I untangled what I could to get a better look at the lamppost itself, which was set securely in the ground even though the nearest road was half a mile away.

I’m not sure when I stopped being in my woods and started being in Everglynn, but it was probably somewhere around dusk when the lamp flickered on and the chipmunk sitting by my feet asked if I happened to have the time.

It’s not Narnia, not by a long shot. No icy queens or wise enigmatic lions, just a messy, run-down land of squabbling creatures who argue over everything from what to farm and how to form a proper army—though I’m not sure who the army would be fighting, there aren’t any other lands as far as I can tell—to what books to keep in the expansive hollow-tree library and whether or not to legalize gambling.

They think I’m their savior, a strange beast sent from another land to fix their unruly society and their failing economy and bring peace to their vine-tangled forest.

I try to help. I untangle what I can. I worry what would happen if I were to leave.


About flax-golden tales. Photo by Carey Farrell. Text by Erin Morgenstern.


Today is my birthday! I am thirty-four years old, which also means that this blog is four years old and flax-golden tales are three years old, and three is of course the magic number. My continued & eternal thanks to the multi-talented Carey Farrell for allowing me to make things up to accompany her fantastic photos.

We celebrate all of these things with the meta-wonderment that is a balloon covered with balloons.


Also there is wrapping paper featuring a very dapper cat.


And my favorite part, the birthday pony.

Thank you for all the birthday wishes both in person and via Twitter and comments, my day so far has been balloon and kitten and pony and pancake-filled, and later there shall be ice cream cake. Thirty-three was a strange, wondrous, roller coaster of a year. I’m curious to see what thirty-four will bring, and I’m going to assume a balloon covered in balloons is a good birthday omen.

the bunny business

We moved the table to the back of the store years ago but once in a while interested customers still come in and my dad points them toward the end of the long polished oak counter and around the corner and then he presses the button that lights up the fading fancy-lettered Lapins sign and dings a bell by my desk so I can unlock the case.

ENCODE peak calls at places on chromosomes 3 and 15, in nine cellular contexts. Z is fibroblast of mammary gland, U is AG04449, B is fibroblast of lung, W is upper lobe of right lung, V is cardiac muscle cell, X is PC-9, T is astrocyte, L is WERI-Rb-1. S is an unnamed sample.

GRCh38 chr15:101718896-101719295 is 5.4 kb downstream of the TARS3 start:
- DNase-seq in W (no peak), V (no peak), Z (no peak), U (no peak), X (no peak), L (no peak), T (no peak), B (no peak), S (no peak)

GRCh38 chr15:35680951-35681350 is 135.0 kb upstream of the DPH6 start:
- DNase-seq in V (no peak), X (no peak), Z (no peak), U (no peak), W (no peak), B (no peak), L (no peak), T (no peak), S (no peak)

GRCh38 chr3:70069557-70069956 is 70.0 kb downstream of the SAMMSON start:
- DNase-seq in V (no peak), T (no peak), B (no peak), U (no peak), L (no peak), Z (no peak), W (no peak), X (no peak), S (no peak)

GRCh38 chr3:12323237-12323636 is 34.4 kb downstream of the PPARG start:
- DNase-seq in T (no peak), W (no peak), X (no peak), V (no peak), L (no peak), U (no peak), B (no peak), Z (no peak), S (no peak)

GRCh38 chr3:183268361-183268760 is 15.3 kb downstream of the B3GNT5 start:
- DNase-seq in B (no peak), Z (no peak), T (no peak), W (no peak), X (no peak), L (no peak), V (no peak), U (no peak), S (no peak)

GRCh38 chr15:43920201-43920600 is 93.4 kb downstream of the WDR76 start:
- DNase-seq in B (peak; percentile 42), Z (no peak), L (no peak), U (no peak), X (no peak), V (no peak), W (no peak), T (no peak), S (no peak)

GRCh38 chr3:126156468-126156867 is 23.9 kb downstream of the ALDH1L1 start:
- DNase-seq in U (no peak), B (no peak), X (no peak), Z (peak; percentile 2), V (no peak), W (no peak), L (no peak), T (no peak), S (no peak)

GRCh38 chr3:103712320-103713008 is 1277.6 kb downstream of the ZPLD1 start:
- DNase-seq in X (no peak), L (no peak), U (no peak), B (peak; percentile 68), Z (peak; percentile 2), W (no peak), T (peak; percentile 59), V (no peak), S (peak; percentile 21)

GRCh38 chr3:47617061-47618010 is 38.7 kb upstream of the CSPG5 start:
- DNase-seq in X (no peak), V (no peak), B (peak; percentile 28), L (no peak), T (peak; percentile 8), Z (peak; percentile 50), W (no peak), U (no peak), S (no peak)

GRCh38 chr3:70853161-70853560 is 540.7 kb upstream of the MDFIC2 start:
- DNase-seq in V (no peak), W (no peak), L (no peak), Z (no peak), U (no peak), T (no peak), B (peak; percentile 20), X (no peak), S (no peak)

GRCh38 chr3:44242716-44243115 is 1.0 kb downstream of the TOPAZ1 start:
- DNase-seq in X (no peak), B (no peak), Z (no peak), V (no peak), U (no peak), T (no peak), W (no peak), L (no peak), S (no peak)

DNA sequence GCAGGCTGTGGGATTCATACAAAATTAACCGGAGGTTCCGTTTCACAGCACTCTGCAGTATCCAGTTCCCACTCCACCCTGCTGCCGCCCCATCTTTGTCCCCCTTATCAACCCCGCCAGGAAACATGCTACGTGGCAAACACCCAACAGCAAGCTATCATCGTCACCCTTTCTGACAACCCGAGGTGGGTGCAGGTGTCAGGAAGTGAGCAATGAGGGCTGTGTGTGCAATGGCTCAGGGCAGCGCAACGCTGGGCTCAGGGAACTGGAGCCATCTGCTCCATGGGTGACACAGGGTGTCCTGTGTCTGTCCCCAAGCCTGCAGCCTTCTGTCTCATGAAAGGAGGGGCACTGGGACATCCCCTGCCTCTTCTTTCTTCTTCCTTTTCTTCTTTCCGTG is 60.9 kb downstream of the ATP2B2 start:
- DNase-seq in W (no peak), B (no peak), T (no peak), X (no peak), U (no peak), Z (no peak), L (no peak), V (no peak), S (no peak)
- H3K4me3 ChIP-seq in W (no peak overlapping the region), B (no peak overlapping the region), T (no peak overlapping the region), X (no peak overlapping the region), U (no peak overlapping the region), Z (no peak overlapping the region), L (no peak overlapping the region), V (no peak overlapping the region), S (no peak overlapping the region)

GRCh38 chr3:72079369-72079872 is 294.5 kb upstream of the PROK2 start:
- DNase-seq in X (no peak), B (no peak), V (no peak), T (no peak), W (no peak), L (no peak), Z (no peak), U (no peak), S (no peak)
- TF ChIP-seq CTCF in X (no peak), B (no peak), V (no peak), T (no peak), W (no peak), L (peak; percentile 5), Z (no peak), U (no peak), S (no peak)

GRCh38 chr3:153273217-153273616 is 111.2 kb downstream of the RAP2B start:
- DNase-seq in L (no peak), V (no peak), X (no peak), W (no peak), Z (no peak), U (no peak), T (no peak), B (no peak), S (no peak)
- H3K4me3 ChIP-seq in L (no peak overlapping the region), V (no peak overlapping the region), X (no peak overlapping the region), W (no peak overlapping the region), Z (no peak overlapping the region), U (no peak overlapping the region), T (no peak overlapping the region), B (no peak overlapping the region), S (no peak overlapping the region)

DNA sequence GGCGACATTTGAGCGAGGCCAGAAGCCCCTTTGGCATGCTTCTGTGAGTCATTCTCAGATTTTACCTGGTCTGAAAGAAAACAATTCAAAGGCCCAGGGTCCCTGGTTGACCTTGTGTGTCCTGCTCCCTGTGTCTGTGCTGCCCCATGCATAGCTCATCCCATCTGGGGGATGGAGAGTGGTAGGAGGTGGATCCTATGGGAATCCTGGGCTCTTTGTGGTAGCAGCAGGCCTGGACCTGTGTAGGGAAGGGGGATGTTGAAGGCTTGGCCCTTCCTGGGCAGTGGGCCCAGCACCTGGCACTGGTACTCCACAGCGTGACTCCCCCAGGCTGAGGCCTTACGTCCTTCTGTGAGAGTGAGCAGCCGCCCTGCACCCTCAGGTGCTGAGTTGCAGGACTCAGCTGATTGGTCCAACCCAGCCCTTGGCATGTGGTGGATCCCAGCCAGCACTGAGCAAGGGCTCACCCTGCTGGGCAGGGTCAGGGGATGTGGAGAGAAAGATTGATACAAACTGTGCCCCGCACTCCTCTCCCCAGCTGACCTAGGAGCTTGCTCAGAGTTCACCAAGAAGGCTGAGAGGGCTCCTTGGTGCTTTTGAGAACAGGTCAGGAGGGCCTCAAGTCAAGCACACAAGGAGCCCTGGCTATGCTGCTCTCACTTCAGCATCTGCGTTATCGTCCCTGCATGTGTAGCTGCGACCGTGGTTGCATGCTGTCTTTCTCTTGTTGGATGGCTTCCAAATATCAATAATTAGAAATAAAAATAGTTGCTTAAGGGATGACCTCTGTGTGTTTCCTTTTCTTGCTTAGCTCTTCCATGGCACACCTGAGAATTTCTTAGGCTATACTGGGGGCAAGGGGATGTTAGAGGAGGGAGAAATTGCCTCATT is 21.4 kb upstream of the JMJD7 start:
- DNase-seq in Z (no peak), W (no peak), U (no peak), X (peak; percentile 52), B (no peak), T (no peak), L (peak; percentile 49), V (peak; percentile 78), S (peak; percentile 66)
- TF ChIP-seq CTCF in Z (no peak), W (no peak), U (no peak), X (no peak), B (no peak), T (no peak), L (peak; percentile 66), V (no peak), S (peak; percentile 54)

I sometimes wish we could just leave the sign on and the case unlocked so I could do something productive, since most of the time the potential customers are only browsing and they get grumpy when I inform them that they can’t handle the merchandise without displaying what they have for trade.

No one has lapins for trade anymore. Not nice enough ones to trade for our stock since all our lapins are in prime condition for their age, still shiny and mostly in the pale green the official catalog calls “celery” and silver, which is just called “silver.” Once we had a pink (“amaranth”) one but a woman I’d never seen in the store before swooped in with a wide-brimmed straw hat and a huge purse the day after we got it in stock and traded three green ones and a still-wrapped cerulean for the single pink. After she left my dad grumbled and suggested that we could have held out for a better deal, but there was no way I wasn’t letting that lady have that pink bunny, not with the look in her eyes under the shadow of that hat.

But most of the interested customers we get aren’t as serious, even though we’re the only store in this part of the country that deals in lapins anymore. I’ve mastered the headshake of disapproval when people produce lapins for trade that have clearly been tampered with, serial numbers illegible and ears crudely reattached.

“The lapin business is still a noble trade, son,” my dad says, even though I’m a girl (he always calls me son anyway) and both of us refer to it as “the bunny business” on a regular basis.

Sometimes I suggest we crack them all open and be done with it, but I never really mean it and I’m always relieved when my dad shakes his head and pats the display case, aiming a tiny smile down at the lapins safely locked under glass.


About flax-golden tales. Photo by Carey Farrell. Text by Erin Morgenstern.




Thank you all for joining in the fantabulousness! Endless gratitude to everyone at Brookline Booksmith, especially the wonderful and dapper Evan, and everyone from the Huffington Post Books team, particularly the dashing and becaped (which is not a word, but he did have a cape) Andrew, and of course, the incomparable Walter Sickert & the Army of Broken Toys.